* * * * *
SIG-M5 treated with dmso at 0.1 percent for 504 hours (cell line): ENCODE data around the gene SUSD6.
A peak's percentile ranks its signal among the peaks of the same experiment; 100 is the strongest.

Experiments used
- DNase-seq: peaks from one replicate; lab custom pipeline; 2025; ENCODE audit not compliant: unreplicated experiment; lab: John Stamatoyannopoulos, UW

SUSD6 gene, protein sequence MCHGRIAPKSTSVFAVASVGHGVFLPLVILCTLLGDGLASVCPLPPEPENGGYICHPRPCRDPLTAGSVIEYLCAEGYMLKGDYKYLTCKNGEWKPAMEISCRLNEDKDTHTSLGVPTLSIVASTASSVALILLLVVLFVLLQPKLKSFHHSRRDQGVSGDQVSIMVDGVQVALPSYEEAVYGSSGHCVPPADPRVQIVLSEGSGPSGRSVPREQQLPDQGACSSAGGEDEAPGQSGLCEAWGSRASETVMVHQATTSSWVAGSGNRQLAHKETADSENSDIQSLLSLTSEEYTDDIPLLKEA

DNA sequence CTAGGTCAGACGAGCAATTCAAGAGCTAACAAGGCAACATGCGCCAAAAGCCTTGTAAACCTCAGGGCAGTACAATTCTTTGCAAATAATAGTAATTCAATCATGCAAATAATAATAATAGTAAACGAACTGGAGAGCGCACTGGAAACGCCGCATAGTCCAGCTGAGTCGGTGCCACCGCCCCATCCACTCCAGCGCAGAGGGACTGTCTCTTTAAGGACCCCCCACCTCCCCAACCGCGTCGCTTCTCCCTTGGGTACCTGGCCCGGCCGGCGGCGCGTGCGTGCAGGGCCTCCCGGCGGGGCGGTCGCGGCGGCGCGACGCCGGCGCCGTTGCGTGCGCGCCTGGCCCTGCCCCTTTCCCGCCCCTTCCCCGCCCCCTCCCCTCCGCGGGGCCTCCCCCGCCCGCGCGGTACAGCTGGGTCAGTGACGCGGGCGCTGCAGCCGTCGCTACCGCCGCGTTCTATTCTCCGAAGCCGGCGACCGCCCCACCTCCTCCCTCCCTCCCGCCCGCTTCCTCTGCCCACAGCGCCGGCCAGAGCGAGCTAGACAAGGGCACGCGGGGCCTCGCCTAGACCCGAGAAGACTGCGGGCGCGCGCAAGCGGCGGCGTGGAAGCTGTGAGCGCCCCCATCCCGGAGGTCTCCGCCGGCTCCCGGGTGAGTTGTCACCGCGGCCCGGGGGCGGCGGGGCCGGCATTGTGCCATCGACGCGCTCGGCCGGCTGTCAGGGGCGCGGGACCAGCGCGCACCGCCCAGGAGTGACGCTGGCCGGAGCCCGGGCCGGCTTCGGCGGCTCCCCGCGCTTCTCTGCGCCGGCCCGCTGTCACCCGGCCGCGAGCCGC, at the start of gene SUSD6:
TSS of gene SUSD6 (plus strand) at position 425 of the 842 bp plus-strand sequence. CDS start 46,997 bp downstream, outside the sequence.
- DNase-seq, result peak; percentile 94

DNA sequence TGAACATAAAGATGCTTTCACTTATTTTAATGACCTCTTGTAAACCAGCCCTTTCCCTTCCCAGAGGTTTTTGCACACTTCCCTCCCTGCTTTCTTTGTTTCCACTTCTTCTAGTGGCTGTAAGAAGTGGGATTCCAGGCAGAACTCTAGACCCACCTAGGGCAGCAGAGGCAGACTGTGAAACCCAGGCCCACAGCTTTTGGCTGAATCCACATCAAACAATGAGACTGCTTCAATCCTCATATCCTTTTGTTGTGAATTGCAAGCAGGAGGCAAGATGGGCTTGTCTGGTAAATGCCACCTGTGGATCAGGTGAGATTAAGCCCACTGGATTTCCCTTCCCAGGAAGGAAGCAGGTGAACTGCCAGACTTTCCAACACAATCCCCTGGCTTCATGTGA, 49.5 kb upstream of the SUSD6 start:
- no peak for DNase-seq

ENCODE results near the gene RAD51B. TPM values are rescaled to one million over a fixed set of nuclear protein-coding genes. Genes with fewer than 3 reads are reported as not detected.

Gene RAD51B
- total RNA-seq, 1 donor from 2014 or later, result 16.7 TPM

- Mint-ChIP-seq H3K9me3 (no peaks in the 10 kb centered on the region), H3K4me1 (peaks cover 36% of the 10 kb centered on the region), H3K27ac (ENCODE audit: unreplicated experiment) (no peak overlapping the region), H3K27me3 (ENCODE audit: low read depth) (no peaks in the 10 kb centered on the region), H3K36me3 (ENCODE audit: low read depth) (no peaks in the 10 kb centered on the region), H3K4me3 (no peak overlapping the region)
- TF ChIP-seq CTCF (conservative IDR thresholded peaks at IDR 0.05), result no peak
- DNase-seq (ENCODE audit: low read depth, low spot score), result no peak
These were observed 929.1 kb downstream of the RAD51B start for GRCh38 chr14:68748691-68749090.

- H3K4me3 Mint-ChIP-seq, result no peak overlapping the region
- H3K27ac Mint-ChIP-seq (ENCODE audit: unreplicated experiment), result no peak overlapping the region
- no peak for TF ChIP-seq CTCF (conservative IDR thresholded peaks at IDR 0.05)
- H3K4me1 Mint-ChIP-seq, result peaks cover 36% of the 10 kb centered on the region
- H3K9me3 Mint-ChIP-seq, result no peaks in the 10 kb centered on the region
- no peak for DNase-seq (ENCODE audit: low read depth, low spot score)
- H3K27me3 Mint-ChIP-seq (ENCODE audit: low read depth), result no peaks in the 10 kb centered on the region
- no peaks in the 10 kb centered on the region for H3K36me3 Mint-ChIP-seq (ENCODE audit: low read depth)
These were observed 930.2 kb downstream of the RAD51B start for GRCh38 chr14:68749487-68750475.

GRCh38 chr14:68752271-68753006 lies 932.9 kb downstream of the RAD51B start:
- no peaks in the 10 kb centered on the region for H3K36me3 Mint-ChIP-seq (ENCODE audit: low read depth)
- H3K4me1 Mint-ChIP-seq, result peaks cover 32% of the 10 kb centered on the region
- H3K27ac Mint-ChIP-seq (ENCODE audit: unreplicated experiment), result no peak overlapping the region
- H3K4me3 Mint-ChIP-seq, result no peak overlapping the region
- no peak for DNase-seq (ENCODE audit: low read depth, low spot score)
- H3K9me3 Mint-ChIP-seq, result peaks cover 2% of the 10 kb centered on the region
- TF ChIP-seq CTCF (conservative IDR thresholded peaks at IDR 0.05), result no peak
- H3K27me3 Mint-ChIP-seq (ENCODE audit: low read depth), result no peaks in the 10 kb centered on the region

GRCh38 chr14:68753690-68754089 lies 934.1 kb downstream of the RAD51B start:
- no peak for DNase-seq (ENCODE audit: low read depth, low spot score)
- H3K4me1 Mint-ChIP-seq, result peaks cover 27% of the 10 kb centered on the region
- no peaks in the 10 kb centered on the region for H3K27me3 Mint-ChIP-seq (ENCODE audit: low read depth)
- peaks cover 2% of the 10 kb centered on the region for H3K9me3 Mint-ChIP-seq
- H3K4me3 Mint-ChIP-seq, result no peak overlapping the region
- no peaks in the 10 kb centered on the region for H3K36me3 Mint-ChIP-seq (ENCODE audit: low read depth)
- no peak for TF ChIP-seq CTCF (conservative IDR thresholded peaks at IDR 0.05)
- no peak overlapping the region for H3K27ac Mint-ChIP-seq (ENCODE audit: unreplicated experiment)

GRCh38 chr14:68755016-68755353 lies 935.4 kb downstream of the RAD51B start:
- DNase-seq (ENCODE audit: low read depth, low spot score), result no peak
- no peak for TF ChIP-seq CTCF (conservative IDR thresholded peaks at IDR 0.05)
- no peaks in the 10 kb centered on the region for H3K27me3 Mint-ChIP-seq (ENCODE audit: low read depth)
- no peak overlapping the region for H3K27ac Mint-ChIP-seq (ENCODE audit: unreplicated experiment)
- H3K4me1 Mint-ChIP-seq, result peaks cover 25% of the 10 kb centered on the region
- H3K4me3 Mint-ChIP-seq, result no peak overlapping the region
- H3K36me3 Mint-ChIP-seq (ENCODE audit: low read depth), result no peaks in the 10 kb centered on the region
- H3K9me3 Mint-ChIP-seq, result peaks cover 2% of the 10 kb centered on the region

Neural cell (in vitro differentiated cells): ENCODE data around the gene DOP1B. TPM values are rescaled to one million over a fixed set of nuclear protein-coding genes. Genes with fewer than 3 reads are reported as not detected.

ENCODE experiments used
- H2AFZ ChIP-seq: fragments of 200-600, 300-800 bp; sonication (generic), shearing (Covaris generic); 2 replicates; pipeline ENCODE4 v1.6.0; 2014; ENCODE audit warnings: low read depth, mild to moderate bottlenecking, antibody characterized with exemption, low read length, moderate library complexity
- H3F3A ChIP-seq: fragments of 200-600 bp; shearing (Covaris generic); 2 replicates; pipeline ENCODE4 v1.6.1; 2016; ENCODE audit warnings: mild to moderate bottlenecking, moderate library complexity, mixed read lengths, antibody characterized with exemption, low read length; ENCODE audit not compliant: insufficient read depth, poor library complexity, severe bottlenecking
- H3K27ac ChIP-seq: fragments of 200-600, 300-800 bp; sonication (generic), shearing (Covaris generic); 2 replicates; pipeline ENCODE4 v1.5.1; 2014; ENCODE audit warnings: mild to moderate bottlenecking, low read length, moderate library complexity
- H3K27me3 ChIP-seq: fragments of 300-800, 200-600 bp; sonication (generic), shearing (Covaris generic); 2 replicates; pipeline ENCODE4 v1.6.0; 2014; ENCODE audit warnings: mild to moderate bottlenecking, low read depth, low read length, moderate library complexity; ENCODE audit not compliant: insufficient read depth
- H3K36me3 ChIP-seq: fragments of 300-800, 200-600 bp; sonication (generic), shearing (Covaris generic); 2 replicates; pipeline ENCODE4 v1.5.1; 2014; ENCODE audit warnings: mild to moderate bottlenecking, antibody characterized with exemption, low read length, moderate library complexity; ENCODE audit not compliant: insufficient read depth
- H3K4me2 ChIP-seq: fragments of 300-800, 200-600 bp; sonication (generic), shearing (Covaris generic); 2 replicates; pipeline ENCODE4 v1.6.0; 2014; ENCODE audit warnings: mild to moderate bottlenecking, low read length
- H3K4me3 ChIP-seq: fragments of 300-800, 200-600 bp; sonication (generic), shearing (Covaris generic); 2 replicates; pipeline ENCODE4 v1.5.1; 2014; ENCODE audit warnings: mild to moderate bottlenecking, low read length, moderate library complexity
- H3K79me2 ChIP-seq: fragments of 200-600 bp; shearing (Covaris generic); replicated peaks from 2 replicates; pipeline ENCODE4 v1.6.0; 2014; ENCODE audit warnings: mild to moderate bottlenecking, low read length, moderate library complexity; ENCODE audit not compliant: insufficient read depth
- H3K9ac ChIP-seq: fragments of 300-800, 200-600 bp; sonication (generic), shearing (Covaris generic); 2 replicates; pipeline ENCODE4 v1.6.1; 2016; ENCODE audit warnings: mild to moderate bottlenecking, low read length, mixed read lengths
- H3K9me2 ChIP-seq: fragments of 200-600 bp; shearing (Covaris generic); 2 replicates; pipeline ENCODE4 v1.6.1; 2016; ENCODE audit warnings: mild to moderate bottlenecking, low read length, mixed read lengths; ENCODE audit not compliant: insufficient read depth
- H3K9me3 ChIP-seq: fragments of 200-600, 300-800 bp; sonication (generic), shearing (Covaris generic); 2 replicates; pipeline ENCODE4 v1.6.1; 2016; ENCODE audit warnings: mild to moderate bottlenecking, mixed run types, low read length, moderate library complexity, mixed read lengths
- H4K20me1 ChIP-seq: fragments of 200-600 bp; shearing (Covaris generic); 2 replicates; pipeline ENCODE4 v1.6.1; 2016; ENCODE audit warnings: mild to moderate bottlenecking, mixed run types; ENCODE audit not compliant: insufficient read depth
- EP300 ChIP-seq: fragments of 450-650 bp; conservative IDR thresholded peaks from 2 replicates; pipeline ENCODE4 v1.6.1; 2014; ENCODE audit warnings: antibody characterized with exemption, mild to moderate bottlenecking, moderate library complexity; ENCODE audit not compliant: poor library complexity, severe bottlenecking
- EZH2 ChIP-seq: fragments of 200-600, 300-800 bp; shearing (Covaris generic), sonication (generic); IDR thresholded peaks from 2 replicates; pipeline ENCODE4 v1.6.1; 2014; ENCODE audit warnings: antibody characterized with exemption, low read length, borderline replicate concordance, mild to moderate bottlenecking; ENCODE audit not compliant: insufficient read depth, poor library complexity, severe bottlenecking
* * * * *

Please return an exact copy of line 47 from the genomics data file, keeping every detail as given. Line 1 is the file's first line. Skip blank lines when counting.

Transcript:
- no peak for TF ChIP-seq CTCF (conservative IDR thresholded peaks at IDR 0.05)